Winning “Jeopardy!” Could be as Easy as I.B.M

Sure, a computer once beat Garry Kasparov at chess – but can I.B.M.’s newest games whiz withstand Alex Trebek’s sarcasm?

In a stunt with both potentially scary – and comic – ramifications, a computer could be a contestant on “Jeopardy!,” The New York Times reports.

The format is far from clear, but the computer will get the questions via text, and somehow spit out the answers. There’s talk that all-time “Jeopardy!” champ Ken Jennings – the breathing databank of the trivial – will be thrust into the Kasparov role of defending humankind against the machine.

“Jeopardy!” may not be brain surgery, but it seems a computer would have a harder time keeping up than in an ostensibly more difficult game like chess, where the moves are at least defined and the pace can be slow. “Jeopardy!” relies on speed and knowledge of the arcane – what would a computer make of categories like "Potpourri" and "Potent Potables?"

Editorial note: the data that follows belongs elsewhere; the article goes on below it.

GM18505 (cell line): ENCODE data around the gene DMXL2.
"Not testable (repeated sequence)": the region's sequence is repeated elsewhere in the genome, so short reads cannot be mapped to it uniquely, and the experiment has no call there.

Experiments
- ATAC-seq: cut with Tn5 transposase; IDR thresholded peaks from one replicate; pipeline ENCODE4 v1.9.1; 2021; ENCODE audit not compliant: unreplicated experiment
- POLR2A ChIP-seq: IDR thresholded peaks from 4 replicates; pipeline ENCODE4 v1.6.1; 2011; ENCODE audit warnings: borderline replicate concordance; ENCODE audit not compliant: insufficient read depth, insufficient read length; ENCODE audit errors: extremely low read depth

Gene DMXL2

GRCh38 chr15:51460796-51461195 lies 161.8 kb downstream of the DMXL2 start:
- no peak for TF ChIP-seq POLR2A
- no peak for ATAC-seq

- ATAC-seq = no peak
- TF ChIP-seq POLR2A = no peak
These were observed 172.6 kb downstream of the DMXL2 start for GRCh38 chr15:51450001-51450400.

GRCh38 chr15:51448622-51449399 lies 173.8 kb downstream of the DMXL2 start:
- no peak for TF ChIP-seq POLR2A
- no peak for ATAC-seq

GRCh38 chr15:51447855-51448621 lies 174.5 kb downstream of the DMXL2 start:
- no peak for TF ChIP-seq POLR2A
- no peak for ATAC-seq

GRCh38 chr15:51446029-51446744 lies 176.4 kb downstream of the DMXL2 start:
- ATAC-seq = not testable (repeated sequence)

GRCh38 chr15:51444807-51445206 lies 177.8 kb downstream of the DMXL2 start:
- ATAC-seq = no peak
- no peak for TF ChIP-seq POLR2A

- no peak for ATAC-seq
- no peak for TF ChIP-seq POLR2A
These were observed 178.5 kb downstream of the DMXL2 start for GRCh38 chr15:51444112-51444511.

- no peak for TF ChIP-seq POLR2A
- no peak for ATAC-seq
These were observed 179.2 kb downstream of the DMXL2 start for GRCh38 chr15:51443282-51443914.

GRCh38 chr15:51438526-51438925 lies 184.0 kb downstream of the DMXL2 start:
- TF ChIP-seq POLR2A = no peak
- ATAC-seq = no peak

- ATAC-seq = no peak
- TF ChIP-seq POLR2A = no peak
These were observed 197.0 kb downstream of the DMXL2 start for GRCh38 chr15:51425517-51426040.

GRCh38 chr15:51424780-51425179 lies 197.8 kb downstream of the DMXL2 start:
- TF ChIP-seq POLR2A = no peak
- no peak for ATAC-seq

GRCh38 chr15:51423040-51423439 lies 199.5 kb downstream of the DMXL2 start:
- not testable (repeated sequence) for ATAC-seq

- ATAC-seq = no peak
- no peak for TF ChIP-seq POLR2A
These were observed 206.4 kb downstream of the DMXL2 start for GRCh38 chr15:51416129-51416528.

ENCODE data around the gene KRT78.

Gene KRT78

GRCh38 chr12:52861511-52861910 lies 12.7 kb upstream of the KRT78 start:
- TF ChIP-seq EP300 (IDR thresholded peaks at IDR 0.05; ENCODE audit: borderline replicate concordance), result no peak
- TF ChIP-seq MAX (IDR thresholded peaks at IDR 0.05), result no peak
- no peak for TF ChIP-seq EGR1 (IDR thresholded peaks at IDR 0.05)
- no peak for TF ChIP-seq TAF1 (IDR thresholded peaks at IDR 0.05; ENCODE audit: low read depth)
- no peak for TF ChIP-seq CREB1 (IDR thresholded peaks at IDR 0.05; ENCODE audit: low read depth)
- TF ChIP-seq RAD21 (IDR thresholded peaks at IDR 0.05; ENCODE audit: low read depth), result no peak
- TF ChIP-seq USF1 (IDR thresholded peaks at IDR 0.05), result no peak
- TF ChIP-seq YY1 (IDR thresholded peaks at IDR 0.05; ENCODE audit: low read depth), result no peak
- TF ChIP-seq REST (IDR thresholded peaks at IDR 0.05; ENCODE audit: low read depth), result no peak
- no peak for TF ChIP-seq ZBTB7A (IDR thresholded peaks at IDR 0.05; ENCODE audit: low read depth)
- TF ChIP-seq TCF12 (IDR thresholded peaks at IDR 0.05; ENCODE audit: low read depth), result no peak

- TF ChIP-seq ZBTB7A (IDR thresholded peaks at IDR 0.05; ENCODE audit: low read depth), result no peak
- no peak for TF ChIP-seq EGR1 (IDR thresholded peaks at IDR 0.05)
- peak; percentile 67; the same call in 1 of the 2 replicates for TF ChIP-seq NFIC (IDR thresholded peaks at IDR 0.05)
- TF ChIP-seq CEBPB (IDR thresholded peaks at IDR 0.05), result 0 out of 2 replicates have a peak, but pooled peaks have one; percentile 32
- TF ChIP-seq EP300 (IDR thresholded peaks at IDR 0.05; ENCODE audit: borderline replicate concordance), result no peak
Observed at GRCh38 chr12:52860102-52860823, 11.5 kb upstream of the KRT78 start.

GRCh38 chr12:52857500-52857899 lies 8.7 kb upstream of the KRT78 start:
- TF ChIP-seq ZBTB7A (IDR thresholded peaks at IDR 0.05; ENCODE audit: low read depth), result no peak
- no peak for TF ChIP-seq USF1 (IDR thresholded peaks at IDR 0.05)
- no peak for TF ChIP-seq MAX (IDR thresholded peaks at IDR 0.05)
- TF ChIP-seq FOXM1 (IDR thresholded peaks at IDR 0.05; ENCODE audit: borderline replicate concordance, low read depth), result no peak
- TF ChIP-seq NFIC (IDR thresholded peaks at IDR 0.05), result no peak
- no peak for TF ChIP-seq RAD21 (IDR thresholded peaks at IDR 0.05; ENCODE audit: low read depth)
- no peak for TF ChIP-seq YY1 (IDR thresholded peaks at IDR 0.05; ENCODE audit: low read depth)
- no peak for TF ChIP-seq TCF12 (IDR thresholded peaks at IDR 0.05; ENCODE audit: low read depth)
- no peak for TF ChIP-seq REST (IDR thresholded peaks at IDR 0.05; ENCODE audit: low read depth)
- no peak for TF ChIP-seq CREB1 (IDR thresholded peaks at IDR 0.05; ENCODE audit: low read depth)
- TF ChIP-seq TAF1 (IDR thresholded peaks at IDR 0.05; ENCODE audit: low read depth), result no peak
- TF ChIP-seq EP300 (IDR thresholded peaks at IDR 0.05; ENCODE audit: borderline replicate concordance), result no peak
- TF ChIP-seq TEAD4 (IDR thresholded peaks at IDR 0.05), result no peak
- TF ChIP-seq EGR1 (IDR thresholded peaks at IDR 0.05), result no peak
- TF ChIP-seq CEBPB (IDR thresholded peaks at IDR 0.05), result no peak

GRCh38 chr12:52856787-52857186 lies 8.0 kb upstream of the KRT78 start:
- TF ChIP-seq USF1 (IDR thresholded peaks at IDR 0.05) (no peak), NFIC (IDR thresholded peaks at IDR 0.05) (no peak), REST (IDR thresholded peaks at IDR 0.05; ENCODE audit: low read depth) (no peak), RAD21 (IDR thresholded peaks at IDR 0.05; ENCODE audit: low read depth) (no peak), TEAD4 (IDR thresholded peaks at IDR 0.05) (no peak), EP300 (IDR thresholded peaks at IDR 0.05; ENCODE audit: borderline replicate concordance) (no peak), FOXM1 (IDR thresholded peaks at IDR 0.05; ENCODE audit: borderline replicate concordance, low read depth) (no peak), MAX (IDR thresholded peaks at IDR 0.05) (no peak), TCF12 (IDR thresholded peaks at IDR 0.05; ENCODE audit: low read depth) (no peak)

More questions about the changing game of answers: What would money mean to a machine? Will it break into a paralyzing, rust-inducing sweat as the “Final Jeopardy” music plays? If the computer loses, what would it do with a year’s supply of Turtle Wax?

Think of the possibilities, though, for future editions of “Celebrity Jeopardy!”: Conan O’Brien’s Pimpbot 5000 going up against Robbie the Robot and the cutthroat HAL from “2001: A Space Odyssey.”

Jokes are a human defense mechanism, and may be a natural reaction for some to this experiment -- which, in addition to potentially boosting ratings, could have implications for the developing field artificial intelligence. I.B.M.’s Jeopardy!-playing machine will attempt to instantly “understand,” analyze and directly answer complex questions. 

“The big goal is to get computers to be able to converse in human terms,” David A. Ferrucci, an I.B.M. artificial intelligence researcher, told The Times.

In the long run, what chance do humans have if better-informed robots can spout more interesting trivia at cocktail parties?

There’s another possible outcome that the folks at “Jeopardy!” may not yet have considered -- an answer that Trebek won't be around to deliver: This “Jeopardy!” host was replaced by a robot.

Hester is founding director of the award-winning, multi-media NYCity News Service at the City University of New York Graduate School of Journalism. He is the former City Editor of the New York Daily News, where he started as a reporter in 1992.

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